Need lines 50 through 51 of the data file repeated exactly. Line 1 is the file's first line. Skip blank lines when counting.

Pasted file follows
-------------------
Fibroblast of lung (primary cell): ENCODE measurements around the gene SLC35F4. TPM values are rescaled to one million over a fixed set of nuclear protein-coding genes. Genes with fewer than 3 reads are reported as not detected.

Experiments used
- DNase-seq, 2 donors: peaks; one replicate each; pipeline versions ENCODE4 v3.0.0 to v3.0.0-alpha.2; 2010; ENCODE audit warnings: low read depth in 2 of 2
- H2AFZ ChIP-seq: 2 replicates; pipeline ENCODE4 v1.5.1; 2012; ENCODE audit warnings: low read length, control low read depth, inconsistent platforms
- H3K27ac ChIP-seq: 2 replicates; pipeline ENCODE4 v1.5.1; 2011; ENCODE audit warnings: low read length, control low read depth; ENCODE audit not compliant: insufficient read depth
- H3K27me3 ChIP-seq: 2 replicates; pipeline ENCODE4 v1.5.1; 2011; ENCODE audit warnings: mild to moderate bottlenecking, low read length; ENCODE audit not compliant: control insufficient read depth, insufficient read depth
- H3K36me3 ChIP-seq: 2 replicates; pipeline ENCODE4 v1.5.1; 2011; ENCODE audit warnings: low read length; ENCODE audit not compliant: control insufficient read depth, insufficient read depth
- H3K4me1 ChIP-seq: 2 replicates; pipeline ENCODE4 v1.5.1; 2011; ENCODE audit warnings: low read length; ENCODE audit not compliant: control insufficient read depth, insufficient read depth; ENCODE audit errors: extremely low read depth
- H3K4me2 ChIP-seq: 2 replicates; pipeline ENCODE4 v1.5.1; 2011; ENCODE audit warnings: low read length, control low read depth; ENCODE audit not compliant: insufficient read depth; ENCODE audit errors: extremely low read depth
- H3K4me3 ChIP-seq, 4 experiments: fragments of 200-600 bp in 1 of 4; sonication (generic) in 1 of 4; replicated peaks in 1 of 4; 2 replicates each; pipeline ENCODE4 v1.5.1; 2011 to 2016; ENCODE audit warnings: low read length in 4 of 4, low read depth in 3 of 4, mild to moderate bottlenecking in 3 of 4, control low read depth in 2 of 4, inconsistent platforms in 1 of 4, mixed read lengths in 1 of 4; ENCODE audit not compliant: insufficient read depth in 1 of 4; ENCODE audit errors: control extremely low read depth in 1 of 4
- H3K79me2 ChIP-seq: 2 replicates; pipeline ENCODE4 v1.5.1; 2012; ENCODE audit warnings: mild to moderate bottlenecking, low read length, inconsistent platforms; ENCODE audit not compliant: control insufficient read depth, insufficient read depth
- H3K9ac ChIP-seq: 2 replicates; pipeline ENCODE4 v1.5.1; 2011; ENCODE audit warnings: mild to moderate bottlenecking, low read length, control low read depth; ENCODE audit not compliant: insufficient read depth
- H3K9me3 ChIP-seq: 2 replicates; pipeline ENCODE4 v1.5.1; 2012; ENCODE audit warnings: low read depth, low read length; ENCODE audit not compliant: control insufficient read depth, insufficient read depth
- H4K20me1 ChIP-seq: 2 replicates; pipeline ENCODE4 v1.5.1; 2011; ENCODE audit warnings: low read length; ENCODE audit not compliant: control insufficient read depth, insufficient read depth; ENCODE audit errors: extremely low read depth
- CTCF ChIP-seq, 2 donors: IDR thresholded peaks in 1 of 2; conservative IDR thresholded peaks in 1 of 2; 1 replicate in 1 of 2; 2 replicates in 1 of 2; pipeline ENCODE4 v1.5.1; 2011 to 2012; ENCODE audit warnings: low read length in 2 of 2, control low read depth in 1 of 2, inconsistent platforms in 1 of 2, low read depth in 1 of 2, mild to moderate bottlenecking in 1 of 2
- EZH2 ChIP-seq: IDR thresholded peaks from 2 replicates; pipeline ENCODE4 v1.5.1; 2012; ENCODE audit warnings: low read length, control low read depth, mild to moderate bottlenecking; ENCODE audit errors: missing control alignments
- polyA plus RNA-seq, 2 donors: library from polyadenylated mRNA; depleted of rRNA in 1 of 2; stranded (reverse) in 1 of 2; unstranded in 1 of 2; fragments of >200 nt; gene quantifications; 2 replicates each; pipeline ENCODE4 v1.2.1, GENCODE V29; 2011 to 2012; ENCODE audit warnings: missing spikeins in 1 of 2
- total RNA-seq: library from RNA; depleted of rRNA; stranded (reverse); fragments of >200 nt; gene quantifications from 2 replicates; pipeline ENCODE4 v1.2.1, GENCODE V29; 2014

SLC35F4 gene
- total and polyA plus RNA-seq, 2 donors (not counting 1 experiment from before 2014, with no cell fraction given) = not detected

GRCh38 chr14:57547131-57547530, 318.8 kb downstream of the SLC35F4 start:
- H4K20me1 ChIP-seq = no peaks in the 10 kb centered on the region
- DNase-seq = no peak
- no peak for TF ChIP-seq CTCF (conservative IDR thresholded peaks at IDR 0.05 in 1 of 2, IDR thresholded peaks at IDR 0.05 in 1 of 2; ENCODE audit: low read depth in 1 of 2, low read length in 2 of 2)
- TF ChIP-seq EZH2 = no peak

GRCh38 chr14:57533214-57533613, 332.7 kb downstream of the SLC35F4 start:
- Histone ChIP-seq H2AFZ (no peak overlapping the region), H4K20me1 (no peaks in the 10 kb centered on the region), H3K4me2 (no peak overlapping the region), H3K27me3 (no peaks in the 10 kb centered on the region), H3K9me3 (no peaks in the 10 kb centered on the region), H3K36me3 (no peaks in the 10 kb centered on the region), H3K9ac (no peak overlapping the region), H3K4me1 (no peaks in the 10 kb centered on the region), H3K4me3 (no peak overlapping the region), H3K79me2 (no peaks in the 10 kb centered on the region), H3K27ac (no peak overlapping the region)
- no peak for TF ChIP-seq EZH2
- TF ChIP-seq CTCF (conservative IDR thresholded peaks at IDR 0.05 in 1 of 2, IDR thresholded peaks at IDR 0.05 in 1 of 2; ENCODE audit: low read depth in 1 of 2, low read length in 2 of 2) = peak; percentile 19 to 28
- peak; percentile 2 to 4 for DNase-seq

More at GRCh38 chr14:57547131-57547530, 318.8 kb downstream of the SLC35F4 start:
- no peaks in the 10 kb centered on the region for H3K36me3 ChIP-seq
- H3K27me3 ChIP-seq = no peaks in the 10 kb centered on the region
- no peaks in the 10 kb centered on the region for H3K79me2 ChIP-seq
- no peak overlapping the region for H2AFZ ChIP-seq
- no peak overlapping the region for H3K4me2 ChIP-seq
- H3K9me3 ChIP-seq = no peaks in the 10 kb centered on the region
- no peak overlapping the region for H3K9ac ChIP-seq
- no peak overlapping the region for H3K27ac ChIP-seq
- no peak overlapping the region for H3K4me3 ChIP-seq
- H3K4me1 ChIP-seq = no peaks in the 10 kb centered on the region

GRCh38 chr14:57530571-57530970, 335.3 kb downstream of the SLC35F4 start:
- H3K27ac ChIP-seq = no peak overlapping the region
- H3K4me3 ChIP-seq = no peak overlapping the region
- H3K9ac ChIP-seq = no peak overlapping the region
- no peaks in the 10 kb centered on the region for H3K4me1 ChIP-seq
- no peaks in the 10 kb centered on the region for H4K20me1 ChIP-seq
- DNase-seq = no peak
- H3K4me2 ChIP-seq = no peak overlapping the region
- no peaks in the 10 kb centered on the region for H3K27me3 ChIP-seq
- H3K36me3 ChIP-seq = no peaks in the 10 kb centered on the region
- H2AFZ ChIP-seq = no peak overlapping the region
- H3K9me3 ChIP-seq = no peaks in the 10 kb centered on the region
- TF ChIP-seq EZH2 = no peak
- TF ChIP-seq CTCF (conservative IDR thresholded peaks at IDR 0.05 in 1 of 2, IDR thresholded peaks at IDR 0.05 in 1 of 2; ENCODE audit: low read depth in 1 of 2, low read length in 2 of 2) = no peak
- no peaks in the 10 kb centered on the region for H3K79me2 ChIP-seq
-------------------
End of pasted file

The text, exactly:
- no peaks in the 10 kb centered on the region for H3K27me3 ChIP-seq
- H3K36me3 ChIP-seq = no peaks in the 10 kb centered on the region